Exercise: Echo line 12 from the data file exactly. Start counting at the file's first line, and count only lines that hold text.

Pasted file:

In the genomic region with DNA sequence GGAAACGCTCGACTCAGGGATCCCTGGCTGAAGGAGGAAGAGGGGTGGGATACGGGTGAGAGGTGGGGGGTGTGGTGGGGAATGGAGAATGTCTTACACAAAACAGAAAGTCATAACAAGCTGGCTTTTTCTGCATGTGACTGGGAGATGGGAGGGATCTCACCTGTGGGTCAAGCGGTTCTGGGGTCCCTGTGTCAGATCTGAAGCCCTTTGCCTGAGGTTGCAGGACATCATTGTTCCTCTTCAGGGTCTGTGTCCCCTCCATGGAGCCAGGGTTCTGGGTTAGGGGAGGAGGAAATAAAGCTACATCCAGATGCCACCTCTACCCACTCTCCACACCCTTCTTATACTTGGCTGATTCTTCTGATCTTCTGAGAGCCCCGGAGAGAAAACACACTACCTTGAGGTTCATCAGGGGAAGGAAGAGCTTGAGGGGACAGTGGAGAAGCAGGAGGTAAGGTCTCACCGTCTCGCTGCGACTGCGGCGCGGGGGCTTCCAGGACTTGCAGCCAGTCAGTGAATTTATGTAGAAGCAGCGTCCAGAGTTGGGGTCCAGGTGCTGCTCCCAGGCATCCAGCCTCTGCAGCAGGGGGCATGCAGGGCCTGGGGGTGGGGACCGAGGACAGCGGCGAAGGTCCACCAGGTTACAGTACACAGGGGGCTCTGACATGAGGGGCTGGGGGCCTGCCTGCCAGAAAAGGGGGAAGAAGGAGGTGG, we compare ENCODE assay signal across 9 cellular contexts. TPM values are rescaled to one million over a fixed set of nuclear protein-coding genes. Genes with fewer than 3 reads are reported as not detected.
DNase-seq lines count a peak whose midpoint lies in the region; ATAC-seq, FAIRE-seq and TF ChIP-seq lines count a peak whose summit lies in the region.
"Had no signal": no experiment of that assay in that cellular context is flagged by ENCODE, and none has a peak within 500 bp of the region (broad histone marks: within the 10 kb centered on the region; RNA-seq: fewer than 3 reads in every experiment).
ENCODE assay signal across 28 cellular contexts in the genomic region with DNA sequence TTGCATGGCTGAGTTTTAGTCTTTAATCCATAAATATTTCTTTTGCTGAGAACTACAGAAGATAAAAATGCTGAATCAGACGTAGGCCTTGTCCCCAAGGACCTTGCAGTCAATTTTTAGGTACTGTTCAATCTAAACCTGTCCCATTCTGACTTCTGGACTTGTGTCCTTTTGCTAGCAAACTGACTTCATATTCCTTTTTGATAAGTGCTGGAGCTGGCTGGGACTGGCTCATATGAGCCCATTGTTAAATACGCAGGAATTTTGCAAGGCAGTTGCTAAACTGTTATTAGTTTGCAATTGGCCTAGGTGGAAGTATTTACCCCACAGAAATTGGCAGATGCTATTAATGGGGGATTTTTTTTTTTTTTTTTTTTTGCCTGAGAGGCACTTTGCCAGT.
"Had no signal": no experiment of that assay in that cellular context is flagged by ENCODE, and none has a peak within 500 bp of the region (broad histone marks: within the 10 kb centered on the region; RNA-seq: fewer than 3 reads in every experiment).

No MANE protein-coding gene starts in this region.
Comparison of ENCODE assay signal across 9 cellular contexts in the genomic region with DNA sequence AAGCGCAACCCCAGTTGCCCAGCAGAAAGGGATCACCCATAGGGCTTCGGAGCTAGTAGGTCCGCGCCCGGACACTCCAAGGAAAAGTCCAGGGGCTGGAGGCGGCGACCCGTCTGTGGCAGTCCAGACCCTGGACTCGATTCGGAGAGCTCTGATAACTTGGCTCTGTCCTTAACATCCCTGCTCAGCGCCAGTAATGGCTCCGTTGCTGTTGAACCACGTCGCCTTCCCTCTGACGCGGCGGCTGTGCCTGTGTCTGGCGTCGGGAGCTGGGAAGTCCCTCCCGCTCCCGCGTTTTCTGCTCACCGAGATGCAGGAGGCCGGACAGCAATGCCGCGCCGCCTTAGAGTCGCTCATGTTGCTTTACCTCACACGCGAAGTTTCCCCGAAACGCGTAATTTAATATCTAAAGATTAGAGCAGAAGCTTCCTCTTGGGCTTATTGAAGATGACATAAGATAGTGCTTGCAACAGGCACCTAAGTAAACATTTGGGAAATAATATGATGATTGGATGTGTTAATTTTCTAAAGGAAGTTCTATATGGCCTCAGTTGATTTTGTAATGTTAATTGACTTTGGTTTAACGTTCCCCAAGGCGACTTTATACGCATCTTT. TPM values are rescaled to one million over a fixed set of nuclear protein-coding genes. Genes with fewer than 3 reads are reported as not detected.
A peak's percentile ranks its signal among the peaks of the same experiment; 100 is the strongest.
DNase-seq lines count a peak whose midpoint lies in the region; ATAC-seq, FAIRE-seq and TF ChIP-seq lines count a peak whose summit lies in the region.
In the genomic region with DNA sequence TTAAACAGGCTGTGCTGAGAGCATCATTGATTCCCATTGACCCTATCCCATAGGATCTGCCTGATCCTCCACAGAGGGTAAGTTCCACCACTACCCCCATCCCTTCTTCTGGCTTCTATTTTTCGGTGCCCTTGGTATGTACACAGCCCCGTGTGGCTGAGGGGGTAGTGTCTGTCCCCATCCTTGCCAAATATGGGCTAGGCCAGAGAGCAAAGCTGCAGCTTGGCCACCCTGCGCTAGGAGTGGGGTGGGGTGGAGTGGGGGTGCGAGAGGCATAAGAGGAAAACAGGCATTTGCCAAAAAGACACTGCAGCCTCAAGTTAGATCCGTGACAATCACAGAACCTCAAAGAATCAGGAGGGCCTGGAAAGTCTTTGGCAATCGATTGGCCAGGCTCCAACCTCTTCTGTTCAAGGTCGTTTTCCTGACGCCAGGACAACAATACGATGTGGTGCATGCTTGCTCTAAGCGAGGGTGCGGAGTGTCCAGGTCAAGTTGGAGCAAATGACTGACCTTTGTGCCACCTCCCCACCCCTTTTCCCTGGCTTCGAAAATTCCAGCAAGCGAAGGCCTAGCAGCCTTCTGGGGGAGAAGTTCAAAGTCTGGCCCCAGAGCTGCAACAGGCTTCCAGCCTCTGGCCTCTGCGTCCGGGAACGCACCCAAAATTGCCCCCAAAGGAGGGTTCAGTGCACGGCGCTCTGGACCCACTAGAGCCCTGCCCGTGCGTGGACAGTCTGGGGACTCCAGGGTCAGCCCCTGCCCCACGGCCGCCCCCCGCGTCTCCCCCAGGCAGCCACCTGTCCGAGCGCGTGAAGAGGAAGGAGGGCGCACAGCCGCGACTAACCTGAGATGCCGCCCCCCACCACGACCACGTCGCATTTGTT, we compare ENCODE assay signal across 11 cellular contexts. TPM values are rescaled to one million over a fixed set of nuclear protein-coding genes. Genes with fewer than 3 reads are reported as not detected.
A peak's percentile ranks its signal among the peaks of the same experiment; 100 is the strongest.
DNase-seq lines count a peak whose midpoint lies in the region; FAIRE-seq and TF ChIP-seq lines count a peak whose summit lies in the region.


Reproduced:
DNase-seq lines count a peak whose midpoint lies in the region; FAIRE-seq and TF ChIP-seq lines count a peak whose summit lies in the region.